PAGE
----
• In 1947-8, it snowed in the UK every day for three months. Food ran scarce; power was disrupted; fuel was hard to come by, and transport was a nightmare. There was comparatively little complaint as the nation was used to the strictures of war and rationing and people were accustomed to living without light and heat. In February 2009, Britain suffered three days of heavy snow. The country ground to a halt and there was much hand-wringing and finger-pointing and recrimination, as we are all now used to the centrally-heated comforts of modern life.
  • An American citizen at one stage deemed himself to living in poverty if he had an income of less that US$9,393 per annum. In China at the same time, the urban figure was US$1,058, while the same figure for rural areas was US$ 328.

Invest!

The traditional reaction to the financial situation that triggered the downsizing is to cut back on everything. Sadly, this creates and reinforces the appearance of hopelessness, exacerbating survivor syndrome and all its negative effects.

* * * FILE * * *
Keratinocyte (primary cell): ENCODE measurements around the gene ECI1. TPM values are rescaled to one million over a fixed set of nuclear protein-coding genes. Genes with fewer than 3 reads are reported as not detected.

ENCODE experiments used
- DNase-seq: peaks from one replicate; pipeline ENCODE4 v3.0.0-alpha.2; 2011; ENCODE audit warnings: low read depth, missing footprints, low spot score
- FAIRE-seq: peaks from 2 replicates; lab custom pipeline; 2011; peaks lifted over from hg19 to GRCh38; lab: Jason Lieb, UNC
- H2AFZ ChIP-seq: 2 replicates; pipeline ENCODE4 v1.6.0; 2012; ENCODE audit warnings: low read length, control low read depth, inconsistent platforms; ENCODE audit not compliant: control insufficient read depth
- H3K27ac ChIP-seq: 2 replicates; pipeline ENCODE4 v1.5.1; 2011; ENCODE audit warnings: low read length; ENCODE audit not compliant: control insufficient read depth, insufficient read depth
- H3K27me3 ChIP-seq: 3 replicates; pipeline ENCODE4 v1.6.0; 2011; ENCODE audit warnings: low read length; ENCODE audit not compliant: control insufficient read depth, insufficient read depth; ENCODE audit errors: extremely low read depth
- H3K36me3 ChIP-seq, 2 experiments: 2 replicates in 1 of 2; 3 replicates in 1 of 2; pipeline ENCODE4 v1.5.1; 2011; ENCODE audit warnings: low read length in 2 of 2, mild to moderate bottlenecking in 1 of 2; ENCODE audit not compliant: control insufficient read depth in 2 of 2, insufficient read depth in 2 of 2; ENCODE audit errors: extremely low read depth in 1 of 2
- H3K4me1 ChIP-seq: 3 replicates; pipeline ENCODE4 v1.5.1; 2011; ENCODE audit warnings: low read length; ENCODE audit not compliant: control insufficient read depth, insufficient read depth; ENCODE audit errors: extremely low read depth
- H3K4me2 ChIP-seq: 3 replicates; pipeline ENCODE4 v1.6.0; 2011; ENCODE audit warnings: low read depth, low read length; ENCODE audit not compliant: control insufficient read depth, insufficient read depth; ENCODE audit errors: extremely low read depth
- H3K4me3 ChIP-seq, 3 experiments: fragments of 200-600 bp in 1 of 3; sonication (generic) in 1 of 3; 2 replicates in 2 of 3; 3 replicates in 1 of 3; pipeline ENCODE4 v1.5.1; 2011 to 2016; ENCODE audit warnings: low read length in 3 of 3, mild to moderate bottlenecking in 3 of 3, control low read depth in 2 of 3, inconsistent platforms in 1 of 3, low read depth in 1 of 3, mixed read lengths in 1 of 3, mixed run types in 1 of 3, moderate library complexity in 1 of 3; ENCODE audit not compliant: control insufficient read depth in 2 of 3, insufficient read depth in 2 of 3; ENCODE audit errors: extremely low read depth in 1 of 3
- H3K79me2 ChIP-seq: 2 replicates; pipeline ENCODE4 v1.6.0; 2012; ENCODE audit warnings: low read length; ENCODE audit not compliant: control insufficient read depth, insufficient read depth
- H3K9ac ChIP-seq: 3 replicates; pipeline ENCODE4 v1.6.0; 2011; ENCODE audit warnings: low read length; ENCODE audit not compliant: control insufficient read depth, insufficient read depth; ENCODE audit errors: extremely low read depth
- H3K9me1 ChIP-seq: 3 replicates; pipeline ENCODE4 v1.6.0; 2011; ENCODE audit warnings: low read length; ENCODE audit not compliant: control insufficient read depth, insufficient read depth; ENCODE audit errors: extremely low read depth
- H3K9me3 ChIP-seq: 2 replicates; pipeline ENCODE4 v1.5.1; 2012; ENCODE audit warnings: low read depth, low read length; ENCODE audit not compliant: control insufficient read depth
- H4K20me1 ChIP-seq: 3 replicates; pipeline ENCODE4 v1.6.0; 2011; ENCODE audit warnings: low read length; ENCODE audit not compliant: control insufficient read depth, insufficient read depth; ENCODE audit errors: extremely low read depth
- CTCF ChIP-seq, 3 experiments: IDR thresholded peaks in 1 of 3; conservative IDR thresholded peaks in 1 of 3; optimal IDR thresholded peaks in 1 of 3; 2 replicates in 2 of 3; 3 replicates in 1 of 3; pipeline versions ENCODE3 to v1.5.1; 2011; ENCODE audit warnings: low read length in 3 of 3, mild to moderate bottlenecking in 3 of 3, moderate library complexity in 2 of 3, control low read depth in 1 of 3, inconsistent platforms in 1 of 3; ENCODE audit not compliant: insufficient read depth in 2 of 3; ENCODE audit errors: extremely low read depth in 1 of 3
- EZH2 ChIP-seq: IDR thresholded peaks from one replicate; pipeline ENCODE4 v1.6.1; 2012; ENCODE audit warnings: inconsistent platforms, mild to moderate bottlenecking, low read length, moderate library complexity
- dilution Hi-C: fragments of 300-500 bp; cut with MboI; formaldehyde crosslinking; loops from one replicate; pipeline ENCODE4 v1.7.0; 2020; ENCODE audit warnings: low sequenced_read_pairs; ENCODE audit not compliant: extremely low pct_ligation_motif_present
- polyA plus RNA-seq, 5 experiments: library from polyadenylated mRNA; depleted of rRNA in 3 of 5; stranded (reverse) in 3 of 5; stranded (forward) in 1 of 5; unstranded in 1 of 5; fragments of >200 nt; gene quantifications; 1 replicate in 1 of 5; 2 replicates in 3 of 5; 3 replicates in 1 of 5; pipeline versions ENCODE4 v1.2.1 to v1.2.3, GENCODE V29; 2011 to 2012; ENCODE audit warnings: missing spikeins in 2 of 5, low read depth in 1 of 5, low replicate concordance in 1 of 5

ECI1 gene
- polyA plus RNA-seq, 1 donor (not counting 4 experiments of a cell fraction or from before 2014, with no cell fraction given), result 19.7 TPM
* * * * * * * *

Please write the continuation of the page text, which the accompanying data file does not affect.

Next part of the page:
Only by giving survivors the same, if not more, attention than those leaving can we expect the current levels of change taking place throughout the employment market to deliver the desired productivity gains.

Robin Wood, 12 February 2009, People Management magazine

Resist the temptation to cut back: redecorate, if appropriate; don’t cancel the Christmas Party; keep investing in training and development; don’t stop advertising; keep up your PR and social responsibility activities; invest in new equipment if the old stuff was scheduled for replacement; keep your sponsorship going, and promote worthy people.

If you have to, find ways of doing these things for a bit less money and check to ensure that you are getting a good return for your money, but don’t stop investing.

If the investment isn’t within your power, you can at least try to influence your boss to invest.

If all your efforts fail with a few people

At some point, of course, you may have to draw a hard line with some unhappy survivors. If they are convinced the grass is greener somewhere else, encourage them to follow their dreams.

Then you can get back to surviving.